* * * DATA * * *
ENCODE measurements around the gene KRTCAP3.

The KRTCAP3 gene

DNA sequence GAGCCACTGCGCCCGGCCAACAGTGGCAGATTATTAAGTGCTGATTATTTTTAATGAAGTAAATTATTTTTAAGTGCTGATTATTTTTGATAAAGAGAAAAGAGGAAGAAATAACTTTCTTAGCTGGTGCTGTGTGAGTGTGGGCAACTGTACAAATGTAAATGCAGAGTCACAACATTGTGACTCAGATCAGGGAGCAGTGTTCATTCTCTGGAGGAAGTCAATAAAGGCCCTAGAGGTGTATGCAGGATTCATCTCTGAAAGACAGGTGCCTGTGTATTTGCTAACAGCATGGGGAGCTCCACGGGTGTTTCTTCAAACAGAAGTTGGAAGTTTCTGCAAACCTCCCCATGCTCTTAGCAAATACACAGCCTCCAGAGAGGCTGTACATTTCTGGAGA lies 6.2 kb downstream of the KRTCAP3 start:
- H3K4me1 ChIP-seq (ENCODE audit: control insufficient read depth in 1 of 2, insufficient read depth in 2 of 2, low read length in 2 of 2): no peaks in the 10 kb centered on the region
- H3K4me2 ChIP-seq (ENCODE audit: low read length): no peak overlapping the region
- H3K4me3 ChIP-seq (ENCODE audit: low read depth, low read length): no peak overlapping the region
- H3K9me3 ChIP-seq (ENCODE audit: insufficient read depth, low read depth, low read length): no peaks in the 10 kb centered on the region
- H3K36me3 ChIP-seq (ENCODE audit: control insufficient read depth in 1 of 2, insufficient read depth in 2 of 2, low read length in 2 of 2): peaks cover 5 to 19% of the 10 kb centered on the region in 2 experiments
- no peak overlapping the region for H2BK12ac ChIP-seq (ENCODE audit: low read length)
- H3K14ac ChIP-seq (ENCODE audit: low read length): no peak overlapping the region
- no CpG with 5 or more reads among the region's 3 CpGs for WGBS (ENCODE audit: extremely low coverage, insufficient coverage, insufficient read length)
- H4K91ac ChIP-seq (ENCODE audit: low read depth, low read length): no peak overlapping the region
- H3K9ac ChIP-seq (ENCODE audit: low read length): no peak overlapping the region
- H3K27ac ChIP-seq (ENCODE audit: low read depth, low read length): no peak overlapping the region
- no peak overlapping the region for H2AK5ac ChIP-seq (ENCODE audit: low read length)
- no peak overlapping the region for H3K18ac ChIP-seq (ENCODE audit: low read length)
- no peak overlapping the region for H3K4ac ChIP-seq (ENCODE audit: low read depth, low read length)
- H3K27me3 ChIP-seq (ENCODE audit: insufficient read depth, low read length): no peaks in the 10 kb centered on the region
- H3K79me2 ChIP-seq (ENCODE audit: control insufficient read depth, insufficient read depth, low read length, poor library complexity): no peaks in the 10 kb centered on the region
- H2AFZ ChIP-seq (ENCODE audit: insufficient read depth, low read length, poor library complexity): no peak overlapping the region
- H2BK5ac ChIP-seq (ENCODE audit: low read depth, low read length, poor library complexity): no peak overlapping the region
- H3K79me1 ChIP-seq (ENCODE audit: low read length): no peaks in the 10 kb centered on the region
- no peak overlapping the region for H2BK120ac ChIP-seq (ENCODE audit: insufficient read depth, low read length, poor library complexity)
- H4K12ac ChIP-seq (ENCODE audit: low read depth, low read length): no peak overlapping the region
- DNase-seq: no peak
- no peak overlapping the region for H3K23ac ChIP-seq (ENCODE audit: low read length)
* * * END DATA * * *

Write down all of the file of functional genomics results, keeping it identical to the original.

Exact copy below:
ENCODE measurements around the gene KRTCAP3.

The KRTCAP3 gene

DNA sequence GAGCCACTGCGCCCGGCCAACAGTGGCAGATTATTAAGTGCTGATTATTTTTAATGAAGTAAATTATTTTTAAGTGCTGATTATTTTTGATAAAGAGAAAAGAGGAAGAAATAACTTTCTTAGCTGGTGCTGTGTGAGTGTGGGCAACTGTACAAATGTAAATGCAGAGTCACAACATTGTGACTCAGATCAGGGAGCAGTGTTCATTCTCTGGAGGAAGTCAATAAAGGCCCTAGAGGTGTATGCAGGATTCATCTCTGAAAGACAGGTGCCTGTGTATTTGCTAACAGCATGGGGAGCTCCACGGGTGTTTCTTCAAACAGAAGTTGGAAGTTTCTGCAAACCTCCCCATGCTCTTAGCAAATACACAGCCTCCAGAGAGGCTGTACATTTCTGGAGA lies 6.2 kb downstream of the KRTCAP3 start:
- H3K4me1 ChIP-seq (ENCODE audit: control insufficient read depth in 1 of 2, insufficient read depth in 2 of 2, low read length in 2 of 2): no peaks in the 10 kb centered on the region
- H3K4me2 ChIP-seq (ENCODE audit: low read length): no peak overlapping the region
- H3K4me3 ChIP-seq (ENCODE audit: low read depth, low read length): no peak overlapping the region
- H3K9me3 ChIP-seq (ENCODE audit: insufficient read depth, low read depth, low read length): no peaks in the 10 kb centered on the region
- H3K36me3 ChIP-seq (ENCODE audit: control insufficient read depth in 1 of 2, insufficient read depth in 2 of 2, low read length in 2 of 2): peaks cover 5 to 19% of the 10 kb centered on the region in 2 experiments
- no peak overlapping the region for H2BK12ac ChIP-seq (ENCODE audit: low read length)
- H3K14ac ChIP-seq (ENCODE audit: low read length): no peak overlapping the region
- no CpG with 5 or more reads among the region's 3 CpGs for WGBS (ENCODE audit: extremely low coverage, insufficient coverage, insufficient read length)
- H4K91ac ChIP-seq (ENCODE audit: low read depth, low read length): no peak overlapping the region
- H3K9ac ChIP-seq (ENCODE audit: low read length): no peak overlapping the region
- H3K27ac ChIP-seq (ENCODE audit: low read depth, low read length): no peak overlapping the region
- no peak overlapping the region for H2AK5ac ChIP-seq (ENCODE audit: low read length)
- no peak overlapping the region for H3K18ac ChIP-seq (ENCODE audit: low read length)
- no peak overlapping the region for H3K4ac ChIP-seq (ENCODE audit: low read depth, low read length)
- H3K27me3 ChIP-seq (ENCODE audit: insufficient read depth, low read length): no peaks in the 10 kb centered on the region
- H3K79me2 ChIP-seq (ENCODE audit: control insufficient read depth, insufficient read depth, low read length, poor library complexity): no peaks in the 10 kb centered on the region
- H2AFZ ChIP-seq (ENCODE audit: insufficient read depth, low read length, poor library complexity): no peak overlapping the region
- H2BK5ac ChIP-seq (ENCODE audit: low read depth, low read length, poor library complexity): no peak overlapping the region
- H3K79me1 ChIP-seq (ENCODE audit: low read length): no peaks in the 10 kb centered on the region
- no peak overlapping the region for H2BK120ac ChIP-seq (ENCODE audit: insufficient read depth, low read length, poor library complexity)
- H4K12ac ChIP-seq (ENCODE audit: low read depth, low read length): no peak overlapping the region
- DNase-seq: no peak
- no peak overlapping the region for H3K23ac ChIP-seq (ENCODE audit: low read length)